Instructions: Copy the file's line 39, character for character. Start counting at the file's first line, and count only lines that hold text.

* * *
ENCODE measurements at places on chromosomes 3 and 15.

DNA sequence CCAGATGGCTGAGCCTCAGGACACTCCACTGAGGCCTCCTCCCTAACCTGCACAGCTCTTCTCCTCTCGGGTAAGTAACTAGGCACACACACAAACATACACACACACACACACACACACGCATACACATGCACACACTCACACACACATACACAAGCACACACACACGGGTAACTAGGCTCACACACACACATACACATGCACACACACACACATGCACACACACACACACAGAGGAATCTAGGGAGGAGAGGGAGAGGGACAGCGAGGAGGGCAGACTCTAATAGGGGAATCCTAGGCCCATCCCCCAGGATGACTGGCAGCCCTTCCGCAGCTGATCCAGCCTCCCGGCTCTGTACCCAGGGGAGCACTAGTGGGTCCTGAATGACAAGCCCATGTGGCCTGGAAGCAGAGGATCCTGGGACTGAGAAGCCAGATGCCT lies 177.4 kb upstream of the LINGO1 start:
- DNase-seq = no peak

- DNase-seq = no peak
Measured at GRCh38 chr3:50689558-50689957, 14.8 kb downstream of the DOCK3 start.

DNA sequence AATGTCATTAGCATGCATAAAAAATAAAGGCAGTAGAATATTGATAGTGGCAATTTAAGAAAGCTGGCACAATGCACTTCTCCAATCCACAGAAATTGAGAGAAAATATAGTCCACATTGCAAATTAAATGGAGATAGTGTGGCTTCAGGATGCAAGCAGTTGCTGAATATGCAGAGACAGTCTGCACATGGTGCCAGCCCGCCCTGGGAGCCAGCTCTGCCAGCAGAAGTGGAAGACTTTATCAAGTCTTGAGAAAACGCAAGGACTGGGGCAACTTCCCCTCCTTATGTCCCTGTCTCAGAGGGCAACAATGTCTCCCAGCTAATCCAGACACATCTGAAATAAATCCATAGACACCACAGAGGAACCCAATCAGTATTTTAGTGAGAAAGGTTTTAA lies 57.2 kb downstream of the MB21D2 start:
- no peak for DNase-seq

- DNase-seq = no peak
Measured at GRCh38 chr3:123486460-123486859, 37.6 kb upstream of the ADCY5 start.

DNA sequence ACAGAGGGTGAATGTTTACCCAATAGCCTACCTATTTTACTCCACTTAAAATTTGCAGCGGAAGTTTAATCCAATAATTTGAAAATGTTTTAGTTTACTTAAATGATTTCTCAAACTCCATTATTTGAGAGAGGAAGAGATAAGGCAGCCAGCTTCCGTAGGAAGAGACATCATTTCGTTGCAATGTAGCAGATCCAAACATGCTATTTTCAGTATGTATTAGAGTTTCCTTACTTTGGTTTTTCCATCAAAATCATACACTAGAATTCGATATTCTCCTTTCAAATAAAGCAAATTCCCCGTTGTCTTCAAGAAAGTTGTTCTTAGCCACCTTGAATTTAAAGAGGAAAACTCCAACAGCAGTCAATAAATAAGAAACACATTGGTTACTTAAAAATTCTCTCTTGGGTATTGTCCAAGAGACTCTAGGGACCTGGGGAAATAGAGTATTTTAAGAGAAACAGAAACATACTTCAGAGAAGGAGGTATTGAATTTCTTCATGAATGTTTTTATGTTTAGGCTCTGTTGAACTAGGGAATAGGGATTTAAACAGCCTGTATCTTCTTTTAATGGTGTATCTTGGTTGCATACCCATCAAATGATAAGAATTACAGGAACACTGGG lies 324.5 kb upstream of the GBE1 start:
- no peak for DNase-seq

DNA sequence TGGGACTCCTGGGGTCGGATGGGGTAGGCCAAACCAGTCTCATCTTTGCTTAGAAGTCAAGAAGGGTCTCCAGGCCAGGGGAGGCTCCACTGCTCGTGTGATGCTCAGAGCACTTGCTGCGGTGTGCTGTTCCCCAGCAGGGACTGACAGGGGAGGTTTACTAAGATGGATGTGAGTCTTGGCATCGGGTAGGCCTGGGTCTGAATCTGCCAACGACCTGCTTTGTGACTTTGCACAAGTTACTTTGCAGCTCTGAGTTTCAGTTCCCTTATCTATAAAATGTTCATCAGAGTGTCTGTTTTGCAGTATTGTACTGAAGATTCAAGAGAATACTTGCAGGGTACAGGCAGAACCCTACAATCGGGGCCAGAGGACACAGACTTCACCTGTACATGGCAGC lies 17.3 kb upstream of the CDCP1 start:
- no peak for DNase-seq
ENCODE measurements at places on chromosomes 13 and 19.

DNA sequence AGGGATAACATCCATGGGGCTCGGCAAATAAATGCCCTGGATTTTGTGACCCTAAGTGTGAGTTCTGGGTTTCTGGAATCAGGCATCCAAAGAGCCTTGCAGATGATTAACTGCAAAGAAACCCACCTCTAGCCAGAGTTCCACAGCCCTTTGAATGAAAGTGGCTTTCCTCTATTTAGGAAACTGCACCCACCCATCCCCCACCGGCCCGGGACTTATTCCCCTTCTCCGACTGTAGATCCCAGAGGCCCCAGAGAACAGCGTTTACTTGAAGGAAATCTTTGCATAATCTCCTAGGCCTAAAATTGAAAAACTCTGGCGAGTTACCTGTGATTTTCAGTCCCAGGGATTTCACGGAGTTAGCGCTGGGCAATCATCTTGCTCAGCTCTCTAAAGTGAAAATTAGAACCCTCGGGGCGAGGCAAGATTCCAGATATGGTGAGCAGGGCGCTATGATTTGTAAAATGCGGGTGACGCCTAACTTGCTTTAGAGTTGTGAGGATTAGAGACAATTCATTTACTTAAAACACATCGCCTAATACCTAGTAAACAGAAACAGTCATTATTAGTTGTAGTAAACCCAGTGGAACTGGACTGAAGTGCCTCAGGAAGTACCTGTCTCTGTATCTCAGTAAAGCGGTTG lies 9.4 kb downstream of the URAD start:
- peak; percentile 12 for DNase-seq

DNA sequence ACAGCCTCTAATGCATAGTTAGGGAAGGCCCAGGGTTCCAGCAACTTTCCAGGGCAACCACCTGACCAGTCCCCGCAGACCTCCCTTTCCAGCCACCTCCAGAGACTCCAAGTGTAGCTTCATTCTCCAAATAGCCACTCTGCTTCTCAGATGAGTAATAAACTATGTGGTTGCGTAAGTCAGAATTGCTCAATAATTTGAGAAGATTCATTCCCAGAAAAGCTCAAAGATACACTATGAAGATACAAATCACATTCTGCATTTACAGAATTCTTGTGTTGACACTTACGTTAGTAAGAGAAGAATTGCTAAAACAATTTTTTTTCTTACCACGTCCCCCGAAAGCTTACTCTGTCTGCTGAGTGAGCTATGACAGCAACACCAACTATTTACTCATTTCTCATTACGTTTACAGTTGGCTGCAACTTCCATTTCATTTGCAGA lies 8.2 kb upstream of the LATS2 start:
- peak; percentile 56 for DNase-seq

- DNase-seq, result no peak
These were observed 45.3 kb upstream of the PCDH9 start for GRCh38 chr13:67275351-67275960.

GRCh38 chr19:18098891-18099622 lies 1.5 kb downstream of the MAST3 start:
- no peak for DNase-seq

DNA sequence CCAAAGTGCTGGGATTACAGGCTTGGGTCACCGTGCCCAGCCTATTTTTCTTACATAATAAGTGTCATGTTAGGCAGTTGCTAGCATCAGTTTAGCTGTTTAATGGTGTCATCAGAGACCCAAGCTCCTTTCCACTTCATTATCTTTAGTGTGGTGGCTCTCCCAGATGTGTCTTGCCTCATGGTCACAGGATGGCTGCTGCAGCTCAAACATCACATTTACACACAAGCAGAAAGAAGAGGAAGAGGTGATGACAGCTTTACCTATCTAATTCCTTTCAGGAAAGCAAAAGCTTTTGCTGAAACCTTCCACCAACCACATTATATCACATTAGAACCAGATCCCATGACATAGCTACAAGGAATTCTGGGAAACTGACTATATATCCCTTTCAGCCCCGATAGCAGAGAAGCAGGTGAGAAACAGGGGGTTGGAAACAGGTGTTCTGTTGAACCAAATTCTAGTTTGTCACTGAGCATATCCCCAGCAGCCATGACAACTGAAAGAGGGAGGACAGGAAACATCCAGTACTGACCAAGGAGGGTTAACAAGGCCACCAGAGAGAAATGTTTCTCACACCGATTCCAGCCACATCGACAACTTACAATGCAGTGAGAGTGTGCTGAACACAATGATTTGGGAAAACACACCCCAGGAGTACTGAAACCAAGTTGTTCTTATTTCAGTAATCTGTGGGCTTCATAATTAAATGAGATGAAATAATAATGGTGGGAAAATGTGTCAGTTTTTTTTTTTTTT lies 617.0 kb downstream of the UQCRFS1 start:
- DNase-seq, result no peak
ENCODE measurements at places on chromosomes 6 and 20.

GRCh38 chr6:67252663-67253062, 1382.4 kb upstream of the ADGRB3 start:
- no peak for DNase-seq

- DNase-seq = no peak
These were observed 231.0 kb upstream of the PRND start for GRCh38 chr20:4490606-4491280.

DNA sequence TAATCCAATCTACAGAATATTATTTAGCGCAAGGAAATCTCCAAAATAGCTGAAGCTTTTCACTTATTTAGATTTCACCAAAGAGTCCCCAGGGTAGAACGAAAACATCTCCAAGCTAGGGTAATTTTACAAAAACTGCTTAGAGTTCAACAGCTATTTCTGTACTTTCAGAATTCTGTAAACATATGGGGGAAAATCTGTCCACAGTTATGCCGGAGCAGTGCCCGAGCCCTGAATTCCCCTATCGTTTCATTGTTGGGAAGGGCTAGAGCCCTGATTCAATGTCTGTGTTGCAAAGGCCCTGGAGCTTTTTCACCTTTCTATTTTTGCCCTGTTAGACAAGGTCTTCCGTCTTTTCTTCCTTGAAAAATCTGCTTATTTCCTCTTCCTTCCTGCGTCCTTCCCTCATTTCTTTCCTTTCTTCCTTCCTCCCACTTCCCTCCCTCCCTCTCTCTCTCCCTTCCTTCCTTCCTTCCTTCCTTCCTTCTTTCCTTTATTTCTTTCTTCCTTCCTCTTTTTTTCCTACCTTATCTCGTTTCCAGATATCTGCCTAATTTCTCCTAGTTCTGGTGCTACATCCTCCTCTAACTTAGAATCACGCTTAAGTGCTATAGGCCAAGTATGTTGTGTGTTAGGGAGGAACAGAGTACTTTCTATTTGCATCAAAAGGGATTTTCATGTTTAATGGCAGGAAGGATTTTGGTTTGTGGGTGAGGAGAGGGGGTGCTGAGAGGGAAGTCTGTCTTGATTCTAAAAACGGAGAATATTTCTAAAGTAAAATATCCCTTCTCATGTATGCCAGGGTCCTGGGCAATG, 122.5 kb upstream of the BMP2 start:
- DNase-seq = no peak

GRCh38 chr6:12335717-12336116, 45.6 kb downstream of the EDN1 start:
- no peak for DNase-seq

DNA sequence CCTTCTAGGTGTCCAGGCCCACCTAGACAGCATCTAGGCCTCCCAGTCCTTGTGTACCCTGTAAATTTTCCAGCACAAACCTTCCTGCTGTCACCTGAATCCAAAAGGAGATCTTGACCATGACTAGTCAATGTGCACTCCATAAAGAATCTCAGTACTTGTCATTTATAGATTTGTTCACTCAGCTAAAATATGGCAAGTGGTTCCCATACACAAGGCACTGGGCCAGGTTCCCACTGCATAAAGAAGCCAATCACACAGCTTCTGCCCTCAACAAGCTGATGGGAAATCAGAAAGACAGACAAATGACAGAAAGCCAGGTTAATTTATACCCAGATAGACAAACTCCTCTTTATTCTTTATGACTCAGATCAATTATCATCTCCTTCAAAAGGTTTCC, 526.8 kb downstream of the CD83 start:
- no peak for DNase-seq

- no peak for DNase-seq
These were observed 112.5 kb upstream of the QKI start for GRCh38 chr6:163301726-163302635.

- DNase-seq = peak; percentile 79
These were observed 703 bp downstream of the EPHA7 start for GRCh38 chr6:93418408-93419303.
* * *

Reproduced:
These were observed 703 bp downstream of the EPHA7 start for GRCh38 chr6:93418408-93419303.